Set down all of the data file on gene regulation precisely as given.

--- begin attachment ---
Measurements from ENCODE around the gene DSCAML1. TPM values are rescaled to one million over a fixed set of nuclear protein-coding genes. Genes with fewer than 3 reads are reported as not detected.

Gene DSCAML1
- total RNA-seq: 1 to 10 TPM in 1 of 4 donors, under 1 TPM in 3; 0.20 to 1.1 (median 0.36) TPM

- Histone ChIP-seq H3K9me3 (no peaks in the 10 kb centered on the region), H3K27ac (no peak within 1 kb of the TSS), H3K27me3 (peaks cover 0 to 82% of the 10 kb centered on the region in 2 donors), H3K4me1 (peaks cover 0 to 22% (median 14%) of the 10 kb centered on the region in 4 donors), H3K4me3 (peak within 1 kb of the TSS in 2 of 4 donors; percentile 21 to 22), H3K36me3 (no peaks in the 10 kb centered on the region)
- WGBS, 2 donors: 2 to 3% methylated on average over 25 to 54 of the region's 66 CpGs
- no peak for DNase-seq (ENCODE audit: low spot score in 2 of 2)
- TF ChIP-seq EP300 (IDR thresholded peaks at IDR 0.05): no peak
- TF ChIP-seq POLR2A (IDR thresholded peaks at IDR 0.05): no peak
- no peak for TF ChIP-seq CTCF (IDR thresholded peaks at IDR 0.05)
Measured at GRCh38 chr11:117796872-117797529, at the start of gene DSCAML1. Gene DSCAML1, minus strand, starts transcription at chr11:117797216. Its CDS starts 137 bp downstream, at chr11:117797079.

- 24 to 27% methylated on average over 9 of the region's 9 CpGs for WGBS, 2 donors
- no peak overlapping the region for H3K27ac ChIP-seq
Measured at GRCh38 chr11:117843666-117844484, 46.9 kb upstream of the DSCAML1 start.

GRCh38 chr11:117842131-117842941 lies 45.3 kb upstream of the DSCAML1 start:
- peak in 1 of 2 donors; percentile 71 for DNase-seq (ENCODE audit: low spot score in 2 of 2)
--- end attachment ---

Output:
Measurements from ENCODE around the gene DSCAML1. TPM values are rescaled to one million over a fixed set of nuclear protein-coding genes. Genes with fewer than 3 reads are reported as not detected.

Gene DSCAML1
- total RNA-seq: 1 to 10 TPM in 1 of 4 donors, under 1 TPM in 3; 0.20 to 1.1 (median 0.36) TPM

- Histone ChIP-seq H3K9me3 (no peaks in the 10 kb centered on the region), H3K27ac (no peak within 1 kb of the TSS), H3K27me3 (peaks cover 0 to 82% of the 10 kb centered on the region in 2 donors), H3K4me1 (peaks cover 0 to 22% (median 14%) of the 10 kb centered on the region in 4 donors), H3K4me3 (peak within 1 kb of the TSS in 2 of 4 donors; percentile 21 to 22), H3K36me3 (no peaks in the 10 kb centered on the region)
- WGBS, 2 donors: 2 to 3% methylated on average over 25 to 54 of the region's 66 CpGs
- no peak for DNase-seq (ENCODE audit: low spot score in 2 of 2)
- TF ChIP-seq EP300 (IDR thresholded peaks at IDR 0.05): no peak
- TF ChIP-seq POLR2A (IDR thresholded peaks at IDR 0.05): no peak
- no peak for TF ChIP-seq CTCF (IDR thresholded peaks at IDR 0.05)
Measured at GRCh38 chr11:117796872-117797529, at the start of gene DSCAML1. Gene DSCAML1, minus strand, starts transcription at chr11:117797216. Its CDS starts 137 bp downstream, at chr11:117797079.

- 24 to 27% methylated on average over 9 of the region's 9 CpGs for WGBS, 2 donors
- no peak overlapping the region for H3K27ac ChIP-seq
Measured at GRCh38 chr11:117843666-117844484, 46.9 kb upstream of the DSCAML1 start.

GRCh38 chr11:117842131-117842941 lies 45.3 kb upstream of the DSCAML1 start:
- peak in 1 of 2 donors; percentile 71 for DNase-seq (ENCODE audit: low spot score in 2 of 2)